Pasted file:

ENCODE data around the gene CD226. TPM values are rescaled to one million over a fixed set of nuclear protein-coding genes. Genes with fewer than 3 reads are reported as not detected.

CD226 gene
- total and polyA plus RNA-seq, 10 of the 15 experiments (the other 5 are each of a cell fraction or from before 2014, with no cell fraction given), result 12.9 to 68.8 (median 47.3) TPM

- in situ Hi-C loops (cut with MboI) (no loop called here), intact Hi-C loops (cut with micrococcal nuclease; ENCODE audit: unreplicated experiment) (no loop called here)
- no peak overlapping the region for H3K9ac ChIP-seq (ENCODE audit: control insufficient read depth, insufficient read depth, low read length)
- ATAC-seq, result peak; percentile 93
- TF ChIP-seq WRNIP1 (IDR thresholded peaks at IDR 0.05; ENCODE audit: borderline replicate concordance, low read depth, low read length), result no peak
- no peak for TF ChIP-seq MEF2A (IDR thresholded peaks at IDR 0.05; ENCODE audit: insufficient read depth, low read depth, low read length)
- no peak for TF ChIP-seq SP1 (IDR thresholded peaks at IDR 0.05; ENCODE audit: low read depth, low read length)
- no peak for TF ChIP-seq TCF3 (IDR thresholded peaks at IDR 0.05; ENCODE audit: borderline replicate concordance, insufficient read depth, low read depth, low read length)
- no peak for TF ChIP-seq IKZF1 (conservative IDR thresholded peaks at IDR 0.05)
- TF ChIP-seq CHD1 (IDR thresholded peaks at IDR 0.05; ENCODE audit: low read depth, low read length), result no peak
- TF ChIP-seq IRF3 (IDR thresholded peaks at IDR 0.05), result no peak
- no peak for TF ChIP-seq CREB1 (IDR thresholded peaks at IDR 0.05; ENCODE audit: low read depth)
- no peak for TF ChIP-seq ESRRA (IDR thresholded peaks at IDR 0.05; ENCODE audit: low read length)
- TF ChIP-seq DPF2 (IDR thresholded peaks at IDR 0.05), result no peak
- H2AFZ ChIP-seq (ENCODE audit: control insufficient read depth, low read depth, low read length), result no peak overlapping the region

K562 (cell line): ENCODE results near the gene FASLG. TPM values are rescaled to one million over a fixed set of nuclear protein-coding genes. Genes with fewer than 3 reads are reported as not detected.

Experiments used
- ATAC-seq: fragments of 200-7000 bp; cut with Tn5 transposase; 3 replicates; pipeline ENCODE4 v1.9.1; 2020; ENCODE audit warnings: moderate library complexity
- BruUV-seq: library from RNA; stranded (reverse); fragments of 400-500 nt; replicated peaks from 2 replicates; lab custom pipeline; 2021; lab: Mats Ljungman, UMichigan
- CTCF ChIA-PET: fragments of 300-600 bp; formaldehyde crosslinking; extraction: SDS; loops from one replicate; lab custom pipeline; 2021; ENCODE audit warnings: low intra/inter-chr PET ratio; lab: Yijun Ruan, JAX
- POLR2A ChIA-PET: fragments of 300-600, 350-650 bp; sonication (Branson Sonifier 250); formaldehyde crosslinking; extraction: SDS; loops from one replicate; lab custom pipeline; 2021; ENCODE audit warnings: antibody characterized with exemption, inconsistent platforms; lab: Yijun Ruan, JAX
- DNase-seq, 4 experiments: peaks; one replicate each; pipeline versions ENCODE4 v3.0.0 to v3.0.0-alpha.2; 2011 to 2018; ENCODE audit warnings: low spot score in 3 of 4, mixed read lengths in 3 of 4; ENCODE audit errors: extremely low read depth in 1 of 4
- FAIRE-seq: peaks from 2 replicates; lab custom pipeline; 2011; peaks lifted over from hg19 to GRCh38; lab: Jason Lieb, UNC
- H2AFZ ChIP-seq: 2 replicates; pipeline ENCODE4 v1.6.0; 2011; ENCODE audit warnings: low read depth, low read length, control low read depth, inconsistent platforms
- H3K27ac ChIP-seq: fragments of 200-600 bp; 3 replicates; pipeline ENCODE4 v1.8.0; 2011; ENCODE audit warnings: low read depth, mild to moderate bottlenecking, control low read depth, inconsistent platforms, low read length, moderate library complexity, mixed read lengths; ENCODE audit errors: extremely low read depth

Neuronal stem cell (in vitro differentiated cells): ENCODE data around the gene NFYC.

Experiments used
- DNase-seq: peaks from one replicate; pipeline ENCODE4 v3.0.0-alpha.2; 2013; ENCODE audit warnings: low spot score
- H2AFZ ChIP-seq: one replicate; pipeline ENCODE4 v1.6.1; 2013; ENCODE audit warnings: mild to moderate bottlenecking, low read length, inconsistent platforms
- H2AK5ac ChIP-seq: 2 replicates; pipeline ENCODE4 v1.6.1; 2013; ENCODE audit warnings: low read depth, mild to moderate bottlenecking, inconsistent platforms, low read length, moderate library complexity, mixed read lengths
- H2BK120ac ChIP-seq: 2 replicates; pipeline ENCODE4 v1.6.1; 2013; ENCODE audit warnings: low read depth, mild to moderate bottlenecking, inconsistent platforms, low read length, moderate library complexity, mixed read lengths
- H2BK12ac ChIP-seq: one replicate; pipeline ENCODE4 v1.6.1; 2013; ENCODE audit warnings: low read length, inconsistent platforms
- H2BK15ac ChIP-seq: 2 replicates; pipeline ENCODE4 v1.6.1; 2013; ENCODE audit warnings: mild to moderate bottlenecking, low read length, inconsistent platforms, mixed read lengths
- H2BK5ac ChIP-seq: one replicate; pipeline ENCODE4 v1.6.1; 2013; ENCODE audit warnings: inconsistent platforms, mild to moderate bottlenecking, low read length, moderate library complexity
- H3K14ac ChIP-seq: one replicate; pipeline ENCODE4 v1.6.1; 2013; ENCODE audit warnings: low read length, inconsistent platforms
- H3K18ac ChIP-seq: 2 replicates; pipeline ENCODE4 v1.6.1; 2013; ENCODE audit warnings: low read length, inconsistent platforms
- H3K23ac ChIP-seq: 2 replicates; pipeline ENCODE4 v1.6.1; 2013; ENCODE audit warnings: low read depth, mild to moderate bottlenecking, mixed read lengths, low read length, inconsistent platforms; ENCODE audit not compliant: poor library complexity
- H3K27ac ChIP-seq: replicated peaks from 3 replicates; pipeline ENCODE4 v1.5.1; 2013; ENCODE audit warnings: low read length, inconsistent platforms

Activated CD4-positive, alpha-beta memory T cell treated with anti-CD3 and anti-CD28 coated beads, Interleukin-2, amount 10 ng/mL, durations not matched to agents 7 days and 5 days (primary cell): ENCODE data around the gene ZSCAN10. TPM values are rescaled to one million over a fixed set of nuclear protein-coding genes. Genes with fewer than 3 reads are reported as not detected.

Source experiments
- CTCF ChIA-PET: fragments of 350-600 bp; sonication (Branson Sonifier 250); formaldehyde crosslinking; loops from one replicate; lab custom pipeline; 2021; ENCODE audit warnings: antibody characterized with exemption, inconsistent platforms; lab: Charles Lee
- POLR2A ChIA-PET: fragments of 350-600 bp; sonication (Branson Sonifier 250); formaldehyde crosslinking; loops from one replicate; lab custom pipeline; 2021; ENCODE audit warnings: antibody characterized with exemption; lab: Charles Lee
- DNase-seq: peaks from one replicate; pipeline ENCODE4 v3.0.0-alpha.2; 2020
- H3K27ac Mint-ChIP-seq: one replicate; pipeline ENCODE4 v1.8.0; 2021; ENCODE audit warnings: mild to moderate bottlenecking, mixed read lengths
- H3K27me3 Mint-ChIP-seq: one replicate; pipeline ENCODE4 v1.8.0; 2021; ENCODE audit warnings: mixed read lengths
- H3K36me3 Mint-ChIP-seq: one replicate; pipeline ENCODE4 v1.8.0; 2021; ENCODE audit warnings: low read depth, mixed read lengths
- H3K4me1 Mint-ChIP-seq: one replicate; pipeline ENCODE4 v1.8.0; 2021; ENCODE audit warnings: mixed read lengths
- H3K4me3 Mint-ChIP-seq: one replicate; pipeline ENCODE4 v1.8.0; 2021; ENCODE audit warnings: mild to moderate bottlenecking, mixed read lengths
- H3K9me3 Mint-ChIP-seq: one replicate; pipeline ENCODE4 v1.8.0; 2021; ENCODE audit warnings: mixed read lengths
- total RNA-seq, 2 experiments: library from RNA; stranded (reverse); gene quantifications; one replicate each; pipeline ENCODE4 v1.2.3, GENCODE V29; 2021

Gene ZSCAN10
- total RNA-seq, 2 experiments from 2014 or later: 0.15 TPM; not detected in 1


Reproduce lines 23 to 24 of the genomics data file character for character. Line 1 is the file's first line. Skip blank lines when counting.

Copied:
- POLR2A ChIA-PET: fragments of 300-600, 350-650 bp; sonication (Branson Sonifier 250); formaldehyde crosslinking; extraction: SDS; loops from one replicate; lab custom pipeline; 2021; ENCODE audit warnings: antibody characterized with exemption, inconsistent platforms; lab: Yijun Ruan, JAX
- DNase-seq, 4 experiments: peaks; one replicate each; pipeline versions ENCODE4 v3.0.0 to v3.0.0-alpha.2; 2011 to 2018; ENCODE audit warnings: low spot score in 3 of 4, mixed read lengths in 3 of 4; ENCODE audit errors: extremely low read depth in 1 of 4